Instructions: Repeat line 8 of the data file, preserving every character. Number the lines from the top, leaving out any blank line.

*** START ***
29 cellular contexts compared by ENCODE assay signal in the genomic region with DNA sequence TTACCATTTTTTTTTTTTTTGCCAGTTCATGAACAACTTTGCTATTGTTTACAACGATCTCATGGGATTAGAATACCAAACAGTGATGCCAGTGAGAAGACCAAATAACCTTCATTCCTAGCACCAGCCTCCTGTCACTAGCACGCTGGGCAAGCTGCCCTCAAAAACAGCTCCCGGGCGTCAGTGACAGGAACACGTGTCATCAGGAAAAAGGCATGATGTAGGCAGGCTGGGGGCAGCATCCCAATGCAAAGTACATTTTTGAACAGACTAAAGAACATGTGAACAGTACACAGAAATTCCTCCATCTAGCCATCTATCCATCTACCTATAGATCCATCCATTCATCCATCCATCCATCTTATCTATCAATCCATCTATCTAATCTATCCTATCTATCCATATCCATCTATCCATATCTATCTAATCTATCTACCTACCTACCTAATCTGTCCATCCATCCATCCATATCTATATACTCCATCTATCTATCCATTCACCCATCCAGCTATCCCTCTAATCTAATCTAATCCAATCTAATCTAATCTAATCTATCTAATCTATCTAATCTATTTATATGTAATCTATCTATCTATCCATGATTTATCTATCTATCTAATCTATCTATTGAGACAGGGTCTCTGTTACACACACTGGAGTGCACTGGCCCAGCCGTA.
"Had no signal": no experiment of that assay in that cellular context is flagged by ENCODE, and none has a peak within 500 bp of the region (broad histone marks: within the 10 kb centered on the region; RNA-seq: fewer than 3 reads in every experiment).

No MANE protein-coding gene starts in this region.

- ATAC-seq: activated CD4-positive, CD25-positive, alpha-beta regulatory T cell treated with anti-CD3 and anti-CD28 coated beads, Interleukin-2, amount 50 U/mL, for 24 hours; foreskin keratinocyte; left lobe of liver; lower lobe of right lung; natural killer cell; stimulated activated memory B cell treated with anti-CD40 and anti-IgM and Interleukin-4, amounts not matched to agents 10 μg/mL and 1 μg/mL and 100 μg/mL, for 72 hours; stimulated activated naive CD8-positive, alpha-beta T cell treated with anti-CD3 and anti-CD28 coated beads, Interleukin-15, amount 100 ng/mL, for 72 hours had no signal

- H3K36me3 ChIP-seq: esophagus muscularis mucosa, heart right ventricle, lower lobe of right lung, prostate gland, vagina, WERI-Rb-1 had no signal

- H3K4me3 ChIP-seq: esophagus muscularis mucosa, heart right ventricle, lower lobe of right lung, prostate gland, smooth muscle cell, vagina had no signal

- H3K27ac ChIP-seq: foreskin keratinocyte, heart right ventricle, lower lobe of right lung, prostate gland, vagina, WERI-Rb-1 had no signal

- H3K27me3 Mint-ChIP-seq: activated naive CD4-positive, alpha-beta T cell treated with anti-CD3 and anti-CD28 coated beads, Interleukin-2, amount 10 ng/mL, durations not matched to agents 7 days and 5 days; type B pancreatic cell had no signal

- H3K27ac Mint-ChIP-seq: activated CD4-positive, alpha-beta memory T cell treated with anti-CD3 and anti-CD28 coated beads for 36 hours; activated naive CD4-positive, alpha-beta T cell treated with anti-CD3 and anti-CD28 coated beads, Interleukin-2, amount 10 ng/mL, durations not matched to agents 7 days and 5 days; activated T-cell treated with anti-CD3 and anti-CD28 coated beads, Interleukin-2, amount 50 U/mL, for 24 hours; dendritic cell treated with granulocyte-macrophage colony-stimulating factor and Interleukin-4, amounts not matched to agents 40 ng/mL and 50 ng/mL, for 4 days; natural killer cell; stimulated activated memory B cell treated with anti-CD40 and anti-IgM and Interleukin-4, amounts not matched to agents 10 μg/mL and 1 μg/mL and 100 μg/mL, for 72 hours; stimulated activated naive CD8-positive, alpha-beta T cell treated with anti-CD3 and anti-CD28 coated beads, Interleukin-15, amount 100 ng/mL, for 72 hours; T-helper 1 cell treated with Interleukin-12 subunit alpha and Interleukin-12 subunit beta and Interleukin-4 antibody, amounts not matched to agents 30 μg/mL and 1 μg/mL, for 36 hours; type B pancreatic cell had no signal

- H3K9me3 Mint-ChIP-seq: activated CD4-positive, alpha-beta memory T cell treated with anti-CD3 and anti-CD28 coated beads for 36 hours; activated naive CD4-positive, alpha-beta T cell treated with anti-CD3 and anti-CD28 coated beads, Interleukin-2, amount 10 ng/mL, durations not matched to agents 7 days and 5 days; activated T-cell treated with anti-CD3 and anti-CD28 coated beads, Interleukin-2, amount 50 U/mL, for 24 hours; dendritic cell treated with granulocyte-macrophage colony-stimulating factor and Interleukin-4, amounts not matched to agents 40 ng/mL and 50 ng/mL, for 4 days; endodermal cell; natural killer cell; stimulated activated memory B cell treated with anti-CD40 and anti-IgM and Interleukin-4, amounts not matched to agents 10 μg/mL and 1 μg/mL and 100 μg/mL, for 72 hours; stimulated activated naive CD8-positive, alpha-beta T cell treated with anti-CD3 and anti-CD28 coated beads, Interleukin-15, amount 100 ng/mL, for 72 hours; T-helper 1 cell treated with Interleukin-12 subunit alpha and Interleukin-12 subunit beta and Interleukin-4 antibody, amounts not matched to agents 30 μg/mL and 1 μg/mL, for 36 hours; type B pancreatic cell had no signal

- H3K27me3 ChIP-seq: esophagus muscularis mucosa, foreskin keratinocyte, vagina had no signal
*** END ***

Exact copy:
- H3K27me3 Mint-ChIP-seq: activated naive CD4-positive, alpha-beta T cell treated with anti-CD3 and anti-CD28 coated beads, Interleukin-2, amount 10 ng/mL, durations not matched to agents 7 days and 5 days; type B pancreatic cell had no signal